Recommendations from the guideline include:
- Children or teens with a BMI greater than or equal to the 85th percentile should be evaluated for related conditions such as metabolic syndrome and diabetes.
- Youth being evaluated for obesity do not need to have their fasting insulin values measured because it has no diagnostic value.
- Children or teens affected by obesity do not need routine laboratory evaluations for endocrine disorders that can cause obesity unless their height or growth rate is less than expected based on age and pubertal stage.
- About 7 percent of children with extreme obesity may have rare chromosomal abnormalities or genetic mutations. The guideline suggests specific genetic testing when there is early onset obesity (before 5 years old), an increased drive to consume food known as extreme hyperphagia, other clinical findings of genetic obesity syndromes, or a family history of extreme obesity.;
For more statistics and data on pediatric obesity, visit the Society’s Endocrine Facts & Figures Report.;
Other members of the Endocrine Society task force that developed this guideline include: Silva A. Arslanian of the University of Pittsburgh in Pittsburgh, PA; Ellen L. Connor of the University of Wisconsin in Madison, WI; Ismaa Sadaf Farooqi of the University of Cambridge in Cambridge, U.K.; M. Hassan Murad of the Mayo Clinic in Rochester, MN; Janet H. Silverstein of the University of Florida in Gainesville, FL; and Jack A. Yanovski of the National Institutes of Health in Bethesda, MD.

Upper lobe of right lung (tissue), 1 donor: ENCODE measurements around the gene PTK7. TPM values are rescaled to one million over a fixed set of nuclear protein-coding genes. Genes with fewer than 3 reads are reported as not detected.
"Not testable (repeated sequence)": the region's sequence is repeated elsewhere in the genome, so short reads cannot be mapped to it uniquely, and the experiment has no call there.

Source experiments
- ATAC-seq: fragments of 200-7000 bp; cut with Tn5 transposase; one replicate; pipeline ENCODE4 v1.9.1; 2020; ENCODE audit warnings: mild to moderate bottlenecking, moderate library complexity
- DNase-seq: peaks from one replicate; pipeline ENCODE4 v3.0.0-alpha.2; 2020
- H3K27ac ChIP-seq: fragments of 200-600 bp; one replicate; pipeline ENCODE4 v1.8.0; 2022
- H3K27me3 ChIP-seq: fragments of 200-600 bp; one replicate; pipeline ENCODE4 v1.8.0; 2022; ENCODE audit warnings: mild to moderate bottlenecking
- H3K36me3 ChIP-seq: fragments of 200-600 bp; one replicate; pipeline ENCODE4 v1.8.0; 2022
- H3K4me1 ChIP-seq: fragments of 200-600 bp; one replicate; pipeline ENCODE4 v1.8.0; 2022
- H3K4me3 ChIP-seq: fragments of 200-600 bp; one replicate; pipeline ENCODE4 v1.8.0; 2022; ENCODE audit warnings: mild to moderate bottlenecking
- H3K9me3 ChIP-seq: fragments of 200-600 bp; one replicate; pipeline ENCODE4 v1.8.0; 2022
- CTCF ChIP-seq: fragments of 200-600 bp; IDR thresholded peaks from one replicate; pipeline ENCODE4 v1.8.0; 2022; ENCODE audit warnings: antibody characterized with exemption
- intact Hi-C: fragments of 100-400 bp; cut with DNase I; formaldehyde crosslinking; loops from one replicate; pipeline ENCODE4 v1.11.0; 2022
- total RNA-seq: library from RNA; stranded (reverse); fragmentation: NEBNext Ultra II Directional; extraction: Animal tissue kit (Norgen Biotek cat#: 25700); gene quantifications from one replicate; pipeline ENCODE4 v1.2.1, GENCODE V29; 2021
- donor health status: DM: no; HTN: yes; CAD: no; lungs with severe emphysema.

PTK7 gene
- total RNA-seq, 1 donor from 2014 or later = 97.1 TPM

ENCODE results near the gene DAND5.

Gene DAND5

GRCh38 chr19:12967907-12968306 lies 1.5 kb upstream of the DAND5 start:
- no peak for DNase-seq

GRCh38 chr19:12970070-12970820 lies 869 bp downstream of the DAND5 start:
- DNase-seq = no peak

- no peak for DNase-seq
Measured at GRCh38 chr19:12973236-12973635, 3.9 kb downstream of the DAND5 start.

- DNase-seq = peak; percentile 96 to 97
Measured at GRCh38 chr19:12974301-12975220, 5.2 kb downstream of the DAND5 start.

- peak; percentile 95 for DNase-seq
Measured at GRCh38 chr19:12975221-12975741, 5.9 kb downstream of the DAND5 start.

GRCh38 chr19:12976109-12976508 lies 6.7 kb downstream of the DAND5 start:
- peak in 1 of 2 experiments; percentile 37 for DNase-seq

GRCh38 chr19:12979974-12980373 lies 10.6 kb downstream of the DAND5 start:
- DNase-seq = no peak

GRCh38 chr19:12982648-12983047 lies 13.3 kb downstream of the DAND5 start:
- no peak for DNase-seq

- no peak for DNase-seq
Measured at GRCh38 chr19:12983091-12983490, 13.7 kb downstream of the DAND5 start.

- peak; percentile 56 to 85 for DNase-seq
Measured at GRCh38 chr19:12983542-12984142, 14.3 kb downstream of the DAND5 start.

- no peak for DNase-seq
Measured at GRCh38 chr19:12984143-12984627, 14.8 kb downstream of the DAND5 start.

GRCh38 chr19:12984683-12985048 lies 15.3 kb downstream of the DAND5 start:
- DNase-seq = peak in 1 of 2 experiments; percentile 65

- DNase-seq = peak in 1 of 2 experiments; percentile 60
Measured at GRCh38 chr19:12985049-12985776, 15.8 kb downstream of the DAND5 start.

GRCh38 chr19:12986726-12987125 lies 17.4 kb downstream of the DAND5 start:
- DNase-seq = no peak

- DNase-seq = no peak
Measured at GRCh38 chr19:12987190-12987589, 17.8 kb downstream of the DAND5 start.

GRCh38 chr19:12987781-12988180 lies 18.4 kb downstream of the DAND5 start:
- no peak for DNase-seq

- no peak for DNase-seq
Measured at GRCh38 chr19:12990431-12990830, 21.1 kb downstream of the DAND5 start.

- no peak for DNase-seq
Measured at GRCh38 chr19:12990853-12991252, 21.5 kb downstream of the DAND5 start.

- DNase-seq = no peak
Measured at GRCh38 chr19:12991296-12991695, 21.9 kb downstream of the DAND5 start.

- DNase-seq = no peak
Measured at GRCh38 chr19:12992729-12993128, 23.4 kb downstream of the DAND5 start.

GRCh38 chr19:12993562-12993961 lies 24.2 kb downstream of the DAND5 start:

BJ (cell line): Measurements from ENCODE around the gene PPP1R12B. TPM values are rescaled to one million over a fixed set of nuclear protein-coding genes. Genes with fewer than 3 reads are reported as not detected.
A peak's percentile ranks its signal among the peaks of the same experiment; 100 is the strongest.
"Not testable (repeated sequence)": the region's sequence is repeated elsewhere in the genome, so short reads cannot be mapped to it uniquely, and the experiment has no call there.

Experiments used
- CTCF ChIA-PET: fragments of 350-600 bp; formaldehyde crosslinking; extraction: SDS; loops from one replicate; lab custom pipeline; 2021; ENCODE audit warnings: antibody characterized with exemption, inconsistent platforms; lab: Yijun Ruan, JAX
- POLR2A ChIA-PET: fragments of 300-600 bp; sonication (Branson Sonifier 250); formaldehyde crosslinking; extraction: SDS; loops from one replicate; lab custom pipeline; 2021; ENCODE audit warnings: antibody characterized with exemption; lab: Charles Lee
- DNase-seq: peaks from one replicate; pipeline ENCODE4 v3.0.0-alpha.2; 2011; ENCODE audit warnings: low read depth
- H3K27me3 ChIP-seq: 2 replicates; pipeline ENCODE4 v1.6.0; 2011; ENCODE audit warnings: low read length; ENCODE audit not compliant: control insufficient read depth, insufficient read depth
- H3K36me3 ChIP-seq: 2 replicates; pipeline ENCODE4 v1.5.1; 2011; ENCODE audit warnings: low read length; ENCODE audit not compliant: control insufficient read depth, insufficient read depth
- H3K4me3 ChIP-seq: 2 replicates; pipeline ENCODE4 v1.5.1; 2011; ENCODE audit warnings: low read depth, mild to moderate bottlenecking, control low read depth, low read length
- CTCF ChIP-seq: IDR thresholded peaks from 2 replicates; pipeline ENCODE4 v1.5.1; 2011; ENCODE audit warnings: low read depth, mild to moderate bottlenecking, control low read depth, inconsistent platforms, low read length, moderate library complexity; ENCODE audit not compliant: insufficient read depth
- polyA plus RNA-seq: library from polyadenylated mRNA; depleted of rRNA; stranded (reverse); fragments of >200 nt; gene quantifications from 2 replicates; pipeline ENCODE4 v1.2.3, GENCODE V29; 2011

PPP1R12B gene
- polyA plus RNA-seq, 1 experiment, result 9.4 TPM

The Society established the Clinical Practice Guideline Program to provide endocrinologists and other clinicians with evidence-based recommendations in the diagnosis, treatment, and management of endocrine-related conditions. Each guideline is created by a task force of topic-related experts in the field. Task forces rely on evidence-based reviews of the literature in the development of guideline recommendations. The Endocrine Society does not solicit or accept corporate support for its guidelines. All Clinical Practice Guidelines are supported entirely by Society funds.
The Clinical Practice Guideline was co-sponsored by the European Society of Endocrinology and the Pediatric Endocrine Society.
The guideline will be published online at https://academic.oup.com/jcem/article-lookup/doi/10.1210/jc.2016-2573, ahead of print.
Endocrinologists are at the core of solving the most pressing health problems of our time, from diabetes and obesity to infertility, bone health, and hormone-related cancers. The Endocrine Society is the world’s oldest and largest organization of scientists devoted to hormone research and physicians who care for people with hormone-related conditions.
The Society has more than 18,000 members, including scientists, physicians, educators, nurses and students in 122 countries. To learn more about the Society and the field of endocrinology, visit our site at www.endocrine.org. Follow us on Twitter at @TheEndoSociety and @EndoMedia.